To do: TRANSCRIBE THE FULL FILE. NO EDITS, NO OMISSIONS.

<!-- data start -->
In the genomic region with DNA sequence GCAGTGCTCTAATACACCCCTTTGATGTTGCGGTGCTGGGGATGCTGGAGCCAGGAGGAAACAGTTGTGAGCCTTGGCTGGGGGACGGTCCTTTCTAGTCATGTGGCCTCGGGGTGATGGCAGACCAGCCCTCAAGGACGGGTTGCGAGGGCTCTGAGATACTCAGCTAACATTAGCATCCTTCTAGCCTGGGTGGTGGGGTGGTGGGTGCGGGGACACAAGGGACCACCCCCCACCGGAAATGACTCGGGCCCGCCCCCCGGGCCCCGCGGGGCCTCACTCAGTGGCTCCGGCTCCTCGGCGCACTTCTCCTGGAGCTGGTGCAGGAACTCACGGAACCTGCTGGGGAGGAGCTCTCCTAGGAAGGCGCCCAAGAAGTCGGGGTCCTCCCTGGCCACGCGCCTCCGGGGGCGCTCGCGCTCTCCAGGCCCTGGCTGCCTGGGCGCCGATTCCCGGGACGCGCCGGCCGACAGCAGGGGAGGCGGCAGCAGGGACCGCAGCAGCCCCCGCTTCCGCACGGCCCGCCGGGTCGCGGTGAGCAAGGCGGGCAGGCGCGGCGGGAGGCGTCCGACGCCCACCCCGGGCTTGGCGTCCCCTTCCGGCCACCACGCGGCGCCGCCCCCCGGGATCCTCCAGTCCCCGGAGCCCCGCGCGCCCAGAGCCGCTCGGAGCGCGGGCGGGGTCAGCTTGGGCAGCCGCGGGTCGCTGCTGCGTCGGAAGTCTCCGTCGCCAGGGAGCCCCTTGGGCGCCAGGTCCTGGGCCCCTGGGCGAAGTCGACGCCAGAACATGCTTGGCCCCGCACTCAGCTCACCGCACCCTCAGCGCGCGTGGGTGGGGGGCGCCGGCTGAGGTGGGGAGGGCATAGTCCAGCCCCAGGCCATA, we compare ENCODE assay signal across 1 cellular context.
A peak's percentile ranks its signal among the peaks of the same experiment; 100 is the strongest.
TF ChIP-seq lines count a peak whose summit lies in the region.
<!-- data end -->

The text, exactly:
In the genomic region with DNA sequence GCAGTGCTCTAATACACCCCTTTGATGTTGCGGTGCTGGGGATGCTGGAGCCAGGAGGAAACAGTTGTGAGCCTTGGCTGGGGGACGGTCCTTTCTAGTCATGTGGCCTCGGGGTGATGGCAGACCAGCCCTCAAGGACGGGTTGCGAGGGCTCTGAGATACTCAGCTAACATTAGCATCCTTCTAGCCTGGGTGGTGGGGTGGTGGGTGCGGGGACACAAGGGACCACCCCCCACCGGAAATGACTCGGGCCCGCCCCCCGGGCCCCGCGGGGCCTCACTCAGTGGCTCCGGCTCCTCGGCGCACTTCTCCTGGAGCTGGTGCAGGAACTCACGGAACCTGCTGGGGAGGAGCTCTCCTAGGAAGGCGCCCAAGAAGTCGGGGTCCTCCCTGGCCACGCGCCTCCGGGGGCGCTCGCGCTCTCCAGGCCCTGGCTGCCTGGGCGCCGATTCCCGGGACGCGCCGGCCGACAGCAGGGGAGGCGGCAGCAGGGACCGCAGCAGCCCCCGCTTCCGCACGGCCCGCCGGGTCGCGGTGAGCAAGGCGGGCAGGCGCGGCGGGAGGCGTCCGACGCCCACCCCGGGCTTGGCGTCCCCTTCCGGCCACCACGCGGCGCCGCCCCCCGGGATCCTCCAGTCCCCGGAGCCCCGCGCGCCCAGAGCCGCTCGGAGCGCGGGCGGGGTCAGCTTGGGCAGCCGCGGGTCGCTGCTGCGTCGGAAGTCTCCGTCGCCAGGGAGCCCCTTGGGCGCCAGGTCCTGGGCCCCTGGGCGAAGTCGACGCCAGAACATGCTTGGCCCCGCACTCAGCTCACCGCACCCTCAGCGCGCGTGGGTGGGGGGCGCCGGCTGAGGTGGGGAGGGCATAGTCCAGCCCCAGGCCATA, we compare ENCODE assay signal across 1 cellular context.
A peak's percentile ranks its signal among the peaks of the same experiment; 100 is the strongest.
TF ChIP-seq lines count a peak whose summit lies in the region.